P10010: Motion Tracking Sensor
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Select Product Concept(s)

Table of Contents

Step 1. Clarify The Problem

System concept overview:

Areas of interest on the human body for the placement of these sensors, in this project, are:

1. Spine: 3 possible locations-Thoracic, Upper Lumbar, Lower Lumbar.

2. Arm: Shoulder-Elbow-Wrist

3. Leg: Hip-Knee-Ankle

Customer requirements for sensors:

1: The device should obtain and measure the angles formed by a person's lower back and limbs with at least one or three degrees of freedom.

2: The accuracy of angles should ideally be +/-1 degree.

3. A portable motion tracking system.

4. Sensor readings are not affected by external factors (skin, bumps, etc)

5. The sensor may not interfere with any electromagnetic devices, such as, pacemakers, implanted defibrillators, etc.

We explored, in depth, those sensors which meet our initial requirements: measures angles with one, three, six degrees of freedom accurately, be light, and small.

This section goes into the details for each sensor we chose from analysis of many different products and technologies. Some of the many possibilities we are considering are accelerometers, gyroscopes, magnetometers, potentiometers (linear, rotary, etc.), and also any available digital options. We rule out magnetometers due to above mentioned requirement about electromagnetic interference.

For the feasibility analysis, we are compiling the specifications for each sensor provided by the datasheet/ website/ vendor/ company and compare them to the ideal values given from the customer in the document of Engineering Specs. Additional notes about the pros and challenges of the sensor, and how it will be possibly interfaced with the MCU (this will tie into the MCU and interface feasibility) will be given.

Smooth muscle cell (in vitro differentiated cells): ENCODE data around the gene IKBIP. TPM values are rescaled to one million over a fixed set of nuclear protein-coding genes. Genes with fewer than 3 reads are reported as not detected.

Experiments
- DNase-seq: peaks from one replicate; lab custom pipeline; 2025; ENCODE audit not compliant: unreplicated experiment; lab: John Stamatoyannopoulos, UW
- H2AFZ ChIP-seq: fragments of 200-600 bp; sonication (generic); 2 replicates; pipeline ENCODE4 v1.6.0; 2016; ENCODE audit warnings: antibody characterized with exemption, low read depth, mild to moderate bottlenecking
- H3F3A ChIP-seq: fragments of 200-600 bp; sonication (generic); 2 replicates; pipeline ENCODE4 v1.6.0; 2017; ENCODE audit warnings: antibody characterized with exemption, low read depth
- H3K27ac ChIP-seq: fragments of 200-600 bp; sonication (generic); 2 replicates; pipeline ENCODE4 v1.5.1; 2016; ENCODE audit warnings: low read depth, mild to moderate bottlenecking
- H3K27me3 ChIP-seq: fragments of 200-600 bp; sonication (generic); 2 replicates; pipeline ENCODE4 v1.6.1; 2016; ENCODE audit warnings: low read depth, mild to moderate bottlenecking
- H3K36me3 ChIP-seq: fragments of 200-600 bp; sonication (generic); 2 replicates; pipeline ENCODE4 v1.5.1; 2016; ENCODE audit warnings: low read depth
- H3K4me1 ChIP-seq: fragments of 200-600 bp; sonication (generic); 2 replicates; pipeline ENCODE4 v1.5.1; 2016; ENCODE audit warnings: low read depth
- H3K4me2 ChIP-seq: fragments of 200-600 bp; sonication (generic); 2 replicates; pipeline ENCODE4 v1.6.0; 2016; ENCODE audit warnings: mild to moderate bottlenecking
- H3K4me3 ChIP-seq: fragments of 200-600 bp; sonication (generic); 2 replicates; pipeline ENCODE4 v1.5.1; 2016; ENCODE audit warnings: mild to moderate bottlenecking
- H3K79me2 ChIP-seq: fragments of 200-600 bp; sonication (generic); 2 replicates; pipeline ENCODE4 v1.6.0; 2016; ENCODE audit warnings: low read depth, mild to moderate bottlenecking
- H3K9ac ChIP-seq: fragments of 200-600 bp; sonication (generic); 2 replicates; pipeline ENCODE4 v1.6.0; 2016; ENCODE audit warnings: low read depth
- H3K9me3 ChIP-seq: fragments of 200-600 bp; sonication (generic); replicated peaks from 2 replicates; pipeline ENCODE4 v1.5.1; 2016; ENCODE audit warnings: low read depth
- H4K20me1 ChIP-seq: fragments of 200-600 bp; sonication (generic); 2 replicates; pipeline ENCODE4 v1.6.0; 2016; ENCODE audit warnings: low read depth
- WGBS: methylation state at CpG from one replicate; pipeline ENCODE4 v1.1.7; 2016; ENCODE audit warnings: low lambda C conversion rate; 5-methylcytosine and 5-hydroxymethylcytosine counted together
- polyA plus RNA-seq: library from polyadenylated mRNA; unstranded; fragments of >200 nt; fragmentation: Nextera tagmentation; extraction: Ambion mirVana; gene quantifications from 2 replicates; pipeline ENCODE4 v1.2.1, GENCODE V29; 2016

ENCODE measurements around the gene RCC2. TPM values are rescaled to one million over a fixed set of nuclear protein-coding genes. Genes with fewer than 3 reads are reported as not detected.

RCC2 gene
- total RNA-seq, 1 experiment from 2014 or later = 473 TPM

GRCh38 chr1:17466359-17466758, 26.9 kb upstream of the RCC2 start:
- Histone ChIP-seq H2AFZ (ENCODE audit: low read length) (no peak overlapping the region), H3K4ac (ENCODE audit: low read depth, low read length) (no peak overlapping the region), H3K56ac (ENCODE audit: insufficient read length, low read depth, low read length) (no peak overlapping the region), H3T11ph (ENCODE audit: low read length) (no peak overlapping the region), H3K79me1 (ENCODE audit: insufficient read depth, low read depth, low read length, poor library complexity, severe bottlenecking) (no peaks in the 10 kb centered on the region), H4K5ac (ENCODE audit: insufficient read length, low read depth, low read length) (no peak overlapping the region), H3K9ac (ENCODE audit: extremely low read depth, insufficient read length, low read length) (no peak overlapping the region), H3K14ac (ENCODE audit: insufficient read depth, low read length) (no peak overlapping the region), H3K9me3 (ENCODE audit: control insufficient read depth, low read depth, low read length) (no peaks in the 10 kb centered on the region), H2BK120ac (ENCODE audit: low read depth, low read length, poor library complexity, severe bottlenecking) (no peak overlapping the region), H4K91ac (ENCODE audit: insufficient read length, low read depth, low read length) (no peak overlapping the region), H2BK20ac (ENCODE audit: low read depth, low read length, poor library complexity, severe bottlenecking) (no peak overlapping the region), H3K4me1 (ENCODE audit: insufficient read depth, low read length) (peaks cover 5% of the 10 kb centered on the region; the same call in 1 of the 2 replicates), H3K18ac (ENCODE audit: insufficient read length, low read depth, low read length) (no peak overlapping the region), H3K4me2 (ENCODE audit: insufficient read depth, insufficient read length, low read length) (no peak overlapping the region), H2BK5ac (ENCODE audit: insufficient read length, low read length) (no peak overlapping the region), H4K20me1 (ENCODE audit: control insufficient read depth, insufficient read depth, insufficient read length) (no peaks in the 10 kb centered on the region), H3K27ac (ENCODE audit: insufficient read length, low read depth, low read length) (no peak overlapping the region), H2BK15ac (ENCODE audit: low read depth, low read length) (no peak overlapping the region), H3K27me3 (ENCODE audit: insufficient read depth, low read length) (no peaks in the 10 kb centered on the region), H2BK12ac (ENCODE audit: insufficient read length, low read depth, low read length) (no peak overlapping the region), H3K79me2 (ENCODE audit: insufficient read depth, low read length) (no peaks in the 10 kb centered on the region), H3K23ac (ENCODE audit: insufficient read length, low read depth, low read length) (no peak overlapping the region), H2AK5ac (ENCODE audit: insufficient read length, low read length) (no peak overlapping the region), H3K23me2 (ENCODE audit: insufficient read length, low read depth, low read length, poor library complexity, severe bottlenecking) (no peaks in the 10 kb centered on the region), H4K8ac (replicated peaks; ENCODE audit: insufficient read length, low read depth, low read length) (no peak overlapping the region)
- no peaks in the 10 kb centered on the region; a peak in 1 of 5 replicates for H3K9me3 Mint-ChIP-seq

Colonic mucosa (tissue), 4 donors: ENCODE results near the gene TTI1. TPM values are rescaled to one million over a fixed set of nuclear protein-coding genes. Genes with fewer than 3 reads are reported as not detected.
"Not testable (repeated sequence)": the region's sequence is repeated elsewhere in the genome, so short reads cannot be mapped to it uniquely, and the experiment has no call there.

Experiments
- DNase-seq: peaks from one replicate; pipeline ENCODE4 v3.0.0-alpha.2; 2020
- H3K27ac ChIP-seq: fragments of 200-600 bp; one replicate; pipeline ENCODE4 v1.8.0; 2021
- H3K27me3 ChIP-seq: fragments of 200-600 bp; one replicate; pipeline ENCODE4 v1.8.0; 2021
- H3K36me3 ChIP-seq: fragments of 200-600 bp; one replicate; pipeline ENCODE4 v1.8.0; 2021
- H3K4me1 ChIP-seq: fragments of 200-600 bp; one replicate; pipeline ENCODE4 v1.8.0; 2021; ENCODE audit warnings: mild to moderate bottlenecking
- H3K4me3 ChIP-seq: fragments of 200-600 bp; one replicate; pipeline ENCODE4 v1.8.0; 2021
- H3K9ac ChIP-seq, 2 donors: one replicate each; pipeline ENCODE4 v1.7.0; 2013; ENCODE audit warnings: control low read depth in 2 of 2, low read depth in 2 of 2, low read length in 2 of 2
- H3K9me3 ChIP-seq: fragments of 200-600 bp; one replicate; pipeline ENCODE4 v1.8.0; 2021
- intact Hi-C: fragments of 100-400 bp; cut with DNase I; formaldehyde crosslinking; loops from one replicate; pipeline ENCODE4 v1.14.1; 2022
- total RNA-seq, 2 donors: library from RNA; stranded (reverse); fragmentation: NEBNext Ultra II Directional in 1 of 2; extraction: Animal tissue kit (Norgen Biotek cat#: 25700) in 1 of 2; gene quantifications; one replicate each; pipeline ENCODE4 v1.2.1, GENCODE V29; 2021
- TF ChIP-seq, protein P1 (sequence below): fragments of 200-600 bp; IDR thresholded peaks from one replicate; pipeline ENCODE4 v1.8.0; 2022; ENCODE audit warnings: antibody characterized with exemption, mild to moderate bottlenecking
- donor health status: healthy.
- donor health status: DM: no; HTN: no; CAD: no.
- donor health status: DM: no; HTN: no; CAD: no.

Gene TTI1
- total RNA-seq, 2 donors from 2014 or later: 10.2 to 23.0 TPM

Sensor Concept Selection Research


DE-ACCM3D2 Buffered +-2g Tri-axis Accelerometer

public/Images/DE-ACCM3D2.jpg

Features

http://www.dimensionengineering.com/datasheets/DE-ACCM3D2.pdf

ADXR5614 Gyro and ADXL203 Tilt Sensor IMU Board

public/SENSORPICS/ADXR.jpg

Features

http://www.sparkfun.com/datasheets/Accelerometers/IMU_Combo_Board-v2.pdf

LIS302DL Smart Digital Output "Piccolo" Accelerometer

public/SENSORPICS/LIS.jpg

Features

http://www.st.com/stonline/products/literature/ds/12726.pdf

SEN-08606 Resistive Response Flex Sensor

The flex sensor works using the concept of a voltage divider. As the flex sensor is bent in one direction the resistance gradually increases. When the sensor is bent in the other direction its resistance will gradually decrease. We have equations to be able to convert the raw data into angle that correspond to it. The image below is how the circuit will be assembled. The interface circuitry will most likely be incorporated near the MCU. This is already used in flex-gloves, robotics, bio-mechanics, fitness, medical, and gaming devices for measuring movement and angles. This will be a perfect match for one degree of freedom measurement- elbow, knew, even other joint if the need only calls for one degree of motion information. For the spine, we can possibly use three flex sensors that form a triangle around the region, since this is a one degree of freedom sensor.

public/SENSORPICS/flex-circuit.gif

http://mech207.engr.scu.edu/SensorPresentations/Jan%20-%20Flex%20Sensor%20Combined.pdf

Features

http://itp.nyu.edu/physcomp/sensors/Reports/Flex

Atomic IMU - 6 Degrees of Freedom

public/SENSORPICS/IMU.jpg

Features

http://www.sparkfun.com/commerce/product_info.php?products_id=9184

6 Degrees of Freedom Razor - Ultra-Thin IMU

public/SENSORPICS/6DOF.jpg

Features

http://www.sparkfun.com/commerce/product_info.php?products_id=9431

Arduino Mega Microcontroller

public/Images/ArduinoMega.jpg public/Images/microsd_shield.png

Arduino Mega

public/Images/ArduinoMega_battery.jpg public/Images/ArduinoMega_battery2.jpg

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